They’ve had quite a few of our beers on. Camillia admits to having gone on a “Cape May kick.”
“I knew I’d liked Always Ready because we’d had that before,” she says. “Honestly, anything that you guys have had in kegs in Pennsylvania, I’ve had here. We recently had Devil’s Reach on draft, and people loved that one. People like the Cape May name. They’re willing to try whatever’s on from Cape May.”
In addition, they have live music every weekend.
“We have a lot of acoustic covers and duos,” Camillia says, “but we also have funk bands on the first Friday of the month, we’ve had country singers here. One time, we had a guy who just brought a karaoke machine, but we were on board. He danced on the bar, on the tables!”
However, they pride themselves on being a family-friendly restaurant in addition to being a craft beer bar.
“The food is, honestly, what makes this place,” Camillia says. “The beer and the music you can find anywhere else, but the fact that we’re a scratch kitchen and we’re making our dressings in-house and we’re hand-forming burgers every day — you can’t find that anywhere else around here.”
“I wanted to take that mentality of fine dining to pub-style food,” Max says. “That’s why we have everything made from scratch, but where I would have used white wine or red wine or brandy in a fine dining restaurant, I decided to see what kind of beer I should use instead of the wine.”
At the Cigar and Beer Dinner next week, for $60, you’ll definitely get your fill. They’ll do a shared plate, two entrees, and a truffle flight for dessert. Max certainly outdid himself. We watched, drooling, as each order came out of the kitchen throughout the interview, but when he came to the table with the entrees that they’ll be pairing, we were astonished.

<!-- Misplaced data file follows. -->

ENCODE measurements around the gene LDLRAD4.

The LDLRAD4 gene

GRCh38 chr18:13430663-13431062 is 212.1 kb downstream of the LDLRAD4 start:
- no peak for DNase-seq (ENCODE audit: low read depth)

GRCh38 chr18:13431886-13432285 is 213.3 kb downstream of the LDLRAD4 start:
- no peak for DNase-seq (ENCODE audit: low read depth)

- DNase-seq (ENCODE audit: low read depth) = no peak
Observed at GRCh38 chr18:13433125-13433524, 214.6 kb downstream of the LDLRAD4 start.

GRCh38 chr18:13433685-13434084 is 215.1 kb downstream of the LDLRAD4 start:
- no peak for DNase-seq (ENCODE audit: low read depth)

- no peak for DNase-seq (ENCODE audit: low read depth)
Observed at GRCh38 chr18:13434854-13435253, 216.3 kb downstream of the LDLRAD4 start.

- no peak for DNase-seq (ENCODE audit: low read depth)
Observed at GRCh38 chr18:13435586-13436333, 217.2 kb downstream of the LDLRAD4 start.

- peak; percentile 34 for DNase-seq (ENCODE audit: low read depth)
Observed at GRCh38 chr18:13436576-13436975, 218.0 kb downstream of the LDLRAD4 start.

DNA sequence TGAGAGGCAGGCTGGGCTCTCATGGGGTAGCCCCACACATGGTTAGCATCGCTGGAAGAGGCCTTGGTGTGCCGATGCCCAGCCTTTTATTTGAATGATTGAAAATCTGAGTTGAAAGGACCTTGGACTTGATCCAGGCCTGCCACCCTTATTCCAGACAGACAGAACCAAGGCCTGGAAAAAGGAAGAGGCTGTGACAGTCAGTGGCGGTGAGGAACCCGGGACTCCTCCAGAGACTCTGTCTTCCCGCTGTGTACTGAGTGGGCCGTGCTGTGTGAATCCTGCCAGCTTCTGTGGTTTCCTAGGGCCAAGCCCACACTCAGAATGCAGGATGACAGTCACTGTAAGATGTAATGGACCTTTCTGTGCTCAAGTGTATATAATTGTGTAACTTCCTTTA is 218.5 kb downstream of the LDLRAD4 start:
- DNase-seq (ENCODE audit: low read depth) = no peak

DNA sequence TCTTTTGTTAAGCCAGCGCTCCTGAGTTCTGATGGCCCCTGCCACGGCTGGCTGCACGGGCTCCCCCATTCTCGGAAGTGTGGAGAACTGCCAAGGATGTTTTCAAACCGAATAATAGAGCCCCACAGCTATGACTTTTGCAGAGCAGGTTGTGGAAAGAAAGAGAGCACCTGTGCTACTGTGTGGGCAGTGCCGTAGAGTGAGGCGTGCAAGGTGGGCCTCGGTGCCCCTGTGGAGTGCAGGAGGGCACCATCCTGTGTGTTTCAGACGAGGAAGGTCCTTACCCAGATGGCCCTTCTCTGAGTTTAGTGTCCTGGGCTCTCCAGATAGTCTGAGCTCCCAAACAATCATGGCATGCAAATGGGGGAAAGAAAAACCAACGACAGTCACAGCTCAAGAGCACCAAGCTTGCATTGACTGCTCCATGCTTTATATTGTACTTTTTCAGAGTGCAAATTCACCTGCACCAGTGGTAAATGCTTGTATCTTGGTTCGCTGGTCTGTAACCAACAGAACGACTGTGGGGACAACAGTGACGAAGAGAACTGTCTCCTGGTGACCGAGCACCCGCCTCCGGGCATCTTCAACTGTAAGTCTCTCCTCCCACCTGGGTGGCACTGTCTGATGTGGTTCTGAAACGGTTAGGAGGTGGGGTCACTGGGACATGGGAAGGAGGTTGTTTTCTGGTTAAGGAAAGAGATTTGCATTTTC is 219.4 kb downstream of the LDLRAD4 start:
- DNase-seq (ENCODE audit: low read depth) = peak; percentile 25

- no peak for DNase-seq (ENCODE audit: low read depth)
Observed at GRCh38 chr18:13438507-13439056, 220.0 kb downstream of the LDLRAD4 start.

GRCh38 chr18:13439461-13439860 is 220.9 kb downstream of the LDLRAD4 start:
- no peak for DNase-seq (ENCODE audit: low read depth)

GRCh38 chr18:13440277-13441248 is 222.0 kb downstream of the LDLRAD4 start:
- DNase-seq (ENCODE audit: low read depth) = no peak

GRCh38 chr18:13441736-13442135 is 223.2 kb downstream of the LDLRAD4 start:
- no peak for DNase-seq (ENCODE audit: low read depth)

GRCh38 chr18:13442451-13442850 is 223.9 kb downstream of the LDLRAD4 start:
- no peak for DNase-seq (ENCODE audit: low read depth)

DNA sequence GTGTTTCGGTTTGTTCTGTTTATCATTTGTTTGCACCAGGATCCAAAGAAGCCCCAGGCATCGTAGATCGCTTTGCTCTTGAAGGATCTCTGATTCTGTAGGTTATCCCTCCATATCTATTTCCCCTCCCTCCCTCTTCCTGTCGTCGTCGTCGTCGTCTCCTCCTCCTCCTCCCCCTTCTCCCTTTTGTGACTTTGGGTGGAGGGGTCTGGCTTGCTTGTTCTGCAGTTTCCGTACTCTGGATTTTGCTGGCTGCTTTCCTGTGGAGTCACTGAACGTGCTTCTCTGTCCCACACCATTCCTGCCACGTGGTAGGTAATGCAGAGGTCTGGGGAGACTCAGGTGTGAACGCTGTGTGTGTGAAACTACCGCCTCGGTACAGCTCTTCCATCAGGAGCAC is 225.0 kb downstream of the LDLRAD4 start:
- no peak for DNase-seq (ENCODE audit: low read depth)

They’ll be pairing a Sweet Chili Glazed Mahi Mahi with Pineapple Salsa with Always Ready and an Apricot Ginger IPA-Braised Pork Osso Bucco with Smoked Gouda Polenta with Cape May IPA.
“In the Mahi-Mahi,” Max explains, “you’ll have a balance of the sweet, spicy, and fruity. The sauce gives you the sweet and a little of the sour, but the spice and the sweet are really what counterbalance the beer. The Pineapple Salsa just adds a little freshness to it, almost mimicking the flavors of the beer to balance it out.”
Perfection. The dish smelled out-of-this-world and tasted even better. The fruitiness and sweetness of the sweet chili sauce was perfect with Always Ready, and the spiciness thoroughly balanced out the entire meal. Served with excellently-steamed broccoli and rice, it was a fantastic light dish.
“For the Pork Osso Bucco, we braise it and cook it off for about three hours,” Max said. “We use fresh ginger and garlic, the IPA, and a little tomato. I take the braising liquid and thicken it up and finish it off with a little apricot and candied ginger. You’ll get that subtle spice and some sweetness. I dusted the pork in cinnamon and cloves and salt and pepper to really round out those flavors. With the Mahi-Mahi, I’m trying to have some contrasting flavors to balance it out, but with the Osso Bucco, I’m trying to pull all the flavors in the beer and accent them.”
And don’t be fooled, this is a huge cut of meat. The cinnamon really brought this dish together — it wasn’t overwhelming as unexpected cinnamon can sometimes be, but was perfect with the pork and the apricot. The polenta — sometimes a cloying and heavy side dish — was creamy and, with the smoked gouda, a far cry from your grandmother’s boring polenta.